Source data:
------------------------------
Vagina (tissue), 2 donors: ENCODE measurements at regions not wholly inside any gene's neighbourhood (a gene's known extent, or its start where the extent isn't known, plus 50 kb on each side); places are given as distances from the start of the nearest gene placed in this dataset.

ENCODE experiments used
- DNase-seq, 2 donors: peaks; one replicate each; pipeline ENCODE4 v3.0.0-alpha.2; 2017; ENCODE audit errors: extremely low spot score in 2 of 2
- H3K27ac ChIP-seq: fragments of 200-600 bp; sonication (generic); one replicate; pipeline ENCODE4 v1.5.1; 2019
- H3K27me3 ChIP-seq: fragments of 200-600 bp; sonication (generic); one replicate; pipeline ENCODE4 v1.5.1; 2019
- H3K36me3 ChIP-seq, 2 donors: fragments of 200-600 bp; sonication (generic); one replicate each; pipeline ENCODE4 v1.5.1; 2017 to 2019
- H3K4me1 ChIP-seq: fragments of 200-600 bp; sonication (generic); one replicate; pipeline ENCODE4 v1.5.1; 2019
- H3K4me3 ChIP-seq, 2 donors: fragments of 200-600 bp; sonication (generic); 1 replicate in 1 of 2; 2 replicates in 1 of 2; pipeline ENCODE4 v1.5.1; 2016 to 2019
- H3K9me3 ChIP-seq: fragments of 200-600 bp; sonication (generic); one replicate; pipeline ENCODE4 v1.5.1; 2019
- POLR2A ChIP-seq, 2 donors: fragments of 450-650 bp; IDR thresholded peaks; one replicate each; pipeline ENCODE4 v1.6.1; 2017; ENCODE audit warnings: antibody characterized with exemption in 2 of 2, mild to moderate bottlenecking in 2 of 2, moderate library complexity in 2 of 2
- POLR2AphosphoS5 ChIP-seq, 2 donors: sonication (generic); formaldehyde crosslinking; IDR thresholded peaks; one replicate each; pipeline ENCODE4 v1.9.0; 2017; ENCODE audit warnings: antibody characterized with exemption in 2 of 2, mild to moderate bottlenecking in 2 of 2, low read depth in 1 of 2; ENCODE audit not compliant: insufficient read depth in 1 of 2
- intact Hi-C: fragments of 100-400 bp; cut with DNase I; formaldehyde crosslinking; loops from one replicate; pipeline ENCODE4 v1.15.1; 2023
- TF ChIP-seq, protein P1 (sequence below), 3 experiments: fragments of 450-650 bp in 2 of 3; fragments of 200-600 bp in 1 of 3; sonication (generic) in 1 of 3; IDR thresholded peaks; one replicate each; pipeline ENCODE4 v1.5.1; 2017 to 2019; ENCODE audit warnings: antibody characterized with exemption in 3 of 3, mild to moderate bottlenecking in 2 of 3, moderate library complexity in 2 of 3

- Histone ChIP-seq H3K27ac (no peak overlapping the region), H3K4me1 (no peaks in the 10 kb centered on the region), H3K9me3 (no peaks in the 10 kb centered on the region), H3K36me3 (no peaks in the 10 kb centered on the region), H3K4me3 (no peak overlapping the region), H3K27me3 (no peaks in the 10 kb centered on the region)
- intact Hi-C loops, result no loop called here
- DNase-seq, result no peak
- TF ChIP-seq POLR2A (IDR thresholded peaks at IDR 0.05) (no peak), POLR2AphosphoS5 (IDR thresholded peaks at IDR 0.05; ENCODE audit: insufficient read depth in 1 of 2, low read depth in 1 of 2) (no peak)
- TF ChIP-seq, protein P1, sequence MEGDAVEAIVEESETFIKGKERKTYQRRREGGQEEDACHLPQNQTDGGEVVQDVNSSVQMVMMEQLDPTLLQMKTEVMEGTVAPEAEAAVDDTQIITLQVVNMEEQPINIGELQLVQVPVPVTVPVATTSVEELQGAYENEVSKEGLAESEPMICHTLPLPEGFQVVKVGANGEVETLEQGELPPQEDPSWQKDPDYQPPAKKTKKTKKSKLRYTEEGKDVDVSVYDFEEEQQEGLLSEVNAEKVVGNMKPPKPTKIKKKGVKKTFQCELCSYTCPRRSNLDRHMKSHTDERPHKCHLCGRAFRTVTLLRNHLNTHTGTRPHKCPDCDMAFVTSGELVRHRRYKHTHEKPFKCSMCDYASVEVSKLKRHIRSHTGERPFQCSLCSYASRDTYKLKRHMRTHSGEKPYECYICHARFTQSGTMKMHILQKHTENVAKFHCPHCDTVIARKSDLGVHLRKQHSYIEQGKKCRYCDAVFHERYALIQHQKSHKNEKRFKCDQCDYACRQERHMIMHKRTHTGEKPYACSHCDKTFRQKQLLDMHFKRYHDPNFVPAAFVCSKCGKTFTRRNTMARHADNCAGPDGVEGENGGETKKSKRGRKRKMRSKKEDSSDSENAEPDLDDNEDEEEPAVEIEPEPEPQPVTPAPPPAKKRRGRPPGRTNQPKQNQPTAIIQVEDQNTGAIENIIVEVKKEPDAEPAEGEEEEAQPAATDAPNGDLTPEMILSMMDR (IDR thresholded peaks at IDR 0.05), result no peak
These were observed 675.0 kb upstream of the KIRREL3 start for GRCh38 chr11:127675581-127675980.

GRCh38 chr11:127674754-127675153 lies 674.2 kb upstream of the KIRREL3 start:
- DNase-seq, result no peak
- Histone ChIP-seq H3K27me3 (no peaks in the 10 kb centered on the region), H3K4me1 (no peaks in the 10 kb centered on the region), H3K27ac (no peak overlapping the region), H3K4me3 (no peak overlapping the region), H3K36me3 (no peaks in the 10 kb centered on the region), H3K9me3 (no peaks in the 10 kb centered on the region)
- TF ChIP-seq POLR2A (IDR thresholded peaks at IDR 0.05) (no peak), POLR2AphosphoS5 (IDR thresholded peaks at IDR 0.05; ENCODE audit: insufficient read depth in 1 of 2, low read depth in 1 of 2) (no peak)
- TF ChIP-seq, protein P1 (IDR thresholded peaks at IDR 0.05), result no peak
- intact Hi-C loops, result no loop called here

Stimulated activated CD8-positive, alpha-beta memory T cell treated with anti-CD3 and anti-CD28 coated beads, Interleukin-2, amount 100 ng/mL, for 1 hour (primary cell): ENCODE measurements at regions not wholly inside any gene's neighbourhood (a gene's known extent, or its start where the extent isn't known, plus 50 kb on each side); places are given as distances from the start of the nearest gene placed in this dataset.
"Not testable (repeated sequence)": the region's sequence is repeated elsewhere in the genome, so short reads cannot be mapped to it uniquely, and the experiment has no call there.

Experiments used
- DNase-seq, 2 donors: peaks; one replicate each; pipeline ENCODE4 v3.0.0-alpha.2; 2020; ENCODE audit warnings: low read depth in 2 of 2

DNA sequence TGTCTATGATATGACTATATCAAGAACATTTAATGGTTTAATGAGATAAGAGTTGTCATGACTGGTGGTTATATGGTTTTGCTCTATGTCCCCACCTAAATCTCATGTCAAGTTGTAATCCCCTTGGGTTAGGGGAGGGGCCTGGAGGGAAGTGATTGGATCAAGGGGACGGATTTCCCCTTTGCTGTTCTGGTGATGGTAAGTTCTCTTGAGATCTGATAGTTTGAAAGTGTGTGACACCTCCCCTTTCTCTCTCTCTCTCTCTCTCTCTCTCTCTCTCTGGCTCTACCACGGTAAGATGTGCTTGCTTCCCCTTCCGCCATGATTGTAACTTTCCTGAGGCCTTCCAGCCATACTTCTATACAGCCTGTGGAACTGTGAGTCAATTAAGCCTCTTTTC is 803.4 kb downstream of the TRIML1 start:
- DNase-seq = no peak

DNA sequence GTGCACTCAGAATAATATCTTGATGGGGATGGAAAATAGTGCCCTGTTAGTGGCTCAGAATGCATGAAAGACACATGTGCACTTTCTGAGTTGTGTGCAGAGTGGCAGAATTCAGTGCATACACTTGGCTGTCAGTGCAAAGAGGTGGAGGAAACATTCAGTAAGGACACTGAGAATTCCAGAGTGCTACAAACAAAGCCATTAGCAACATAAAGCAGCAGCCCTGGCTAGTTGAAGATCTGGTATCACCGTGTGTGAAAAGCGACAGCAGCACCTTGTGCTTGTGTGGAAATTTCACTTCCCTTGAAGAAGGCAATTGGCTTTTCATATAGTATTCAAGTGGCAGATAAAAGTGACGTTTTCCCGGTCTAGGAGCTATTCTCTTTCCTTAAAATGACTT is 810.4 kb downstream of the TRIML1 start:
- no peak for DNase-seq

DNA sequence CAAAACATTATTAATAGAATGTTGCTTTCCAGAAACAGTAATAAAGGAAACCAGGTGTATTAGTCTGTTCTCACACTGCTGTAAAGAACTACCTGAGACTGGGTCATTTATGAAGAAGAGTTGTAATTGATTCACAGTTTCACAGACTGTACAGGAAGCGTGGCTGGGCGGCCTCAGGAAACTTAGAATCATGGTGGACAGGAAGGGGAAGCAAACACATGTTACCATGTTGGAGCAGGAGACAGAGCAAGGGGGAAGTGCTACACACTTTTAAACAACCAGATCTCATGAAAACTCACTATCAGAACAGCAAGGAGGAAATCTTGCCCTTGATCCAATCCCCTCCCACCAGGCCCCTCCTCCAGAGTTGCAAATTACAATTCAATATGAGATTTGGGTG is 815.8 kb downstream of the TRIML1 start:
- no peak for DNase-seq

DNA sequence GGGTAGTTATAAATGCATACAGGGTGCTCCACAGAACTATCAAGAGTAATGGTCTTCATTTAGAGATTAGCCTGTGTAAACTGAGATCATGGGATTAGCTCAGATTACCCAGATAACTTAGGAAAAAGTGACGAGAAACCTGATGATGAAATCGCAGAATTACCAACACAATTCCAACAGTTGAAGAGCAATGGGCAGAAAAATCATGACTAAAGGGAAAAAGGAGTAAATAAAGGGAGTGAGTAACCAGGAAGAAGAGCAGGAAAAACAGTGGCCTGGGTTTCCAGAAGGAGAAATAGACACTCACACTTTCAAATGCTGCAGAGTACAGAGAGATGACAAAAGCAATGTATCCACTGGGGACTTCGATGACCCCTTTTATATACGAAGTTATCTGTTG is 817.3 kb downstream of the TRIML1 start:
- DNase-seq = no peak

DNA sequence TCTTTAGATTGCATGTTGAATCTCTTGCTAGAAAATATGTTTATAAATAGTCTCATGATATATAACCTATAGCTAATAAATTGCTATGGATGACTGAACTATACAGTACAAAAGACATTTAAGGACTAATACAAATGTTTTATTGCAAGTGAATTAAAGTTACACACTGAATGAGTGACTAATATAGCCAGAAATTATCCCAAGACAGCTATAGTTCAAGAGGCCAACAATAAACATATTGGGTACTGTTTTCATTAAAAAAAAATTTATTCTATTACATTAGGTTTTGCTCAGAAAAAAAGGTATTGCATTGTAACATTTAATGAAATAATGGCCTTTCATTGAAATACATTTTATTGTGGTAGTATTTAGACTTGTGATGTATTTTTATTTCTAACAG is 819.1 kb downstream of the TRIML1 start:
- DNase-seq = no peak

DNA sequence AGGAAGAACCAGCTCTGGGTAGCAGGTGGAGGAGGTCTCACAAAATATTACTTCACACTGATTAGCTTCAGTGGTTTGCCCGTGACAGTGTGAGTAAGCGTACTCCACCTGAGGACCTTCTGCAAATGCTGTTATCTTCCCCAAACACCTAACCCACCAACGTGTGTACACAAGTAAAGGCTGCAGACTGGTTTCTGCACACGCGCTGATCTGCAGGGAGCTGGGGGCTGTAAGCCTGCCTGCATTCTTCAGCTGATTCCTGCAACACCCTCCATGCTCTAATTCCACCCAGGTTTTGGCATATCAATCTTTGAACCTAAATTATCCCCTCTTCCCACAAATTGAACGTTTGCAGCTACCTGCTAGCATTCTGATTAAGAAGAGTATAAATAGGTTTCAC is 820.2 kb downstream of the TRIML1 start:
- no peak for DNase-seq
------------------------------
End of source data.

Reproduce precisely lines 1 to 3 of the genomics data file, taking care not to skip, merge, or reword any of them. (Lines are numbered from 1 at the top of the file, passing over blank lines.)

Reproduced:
Vagina (tissue), 2 donors: ENCODE measurements at regions not wholly inside any gene's neighbourhood (a gene's known extent, or its start where the extent isn't known, plus 50 kb on each side); places are given as distances from the start of the nearest gene placed in this dataset.

ENCODE experiments used
- DNase-seq, 2 donors: peaks; one replicate each; pipeline ENCODE4 v3.0.0-alpha.2; 2017; ENCODE audit errors: extremely low spot score in 2 of 2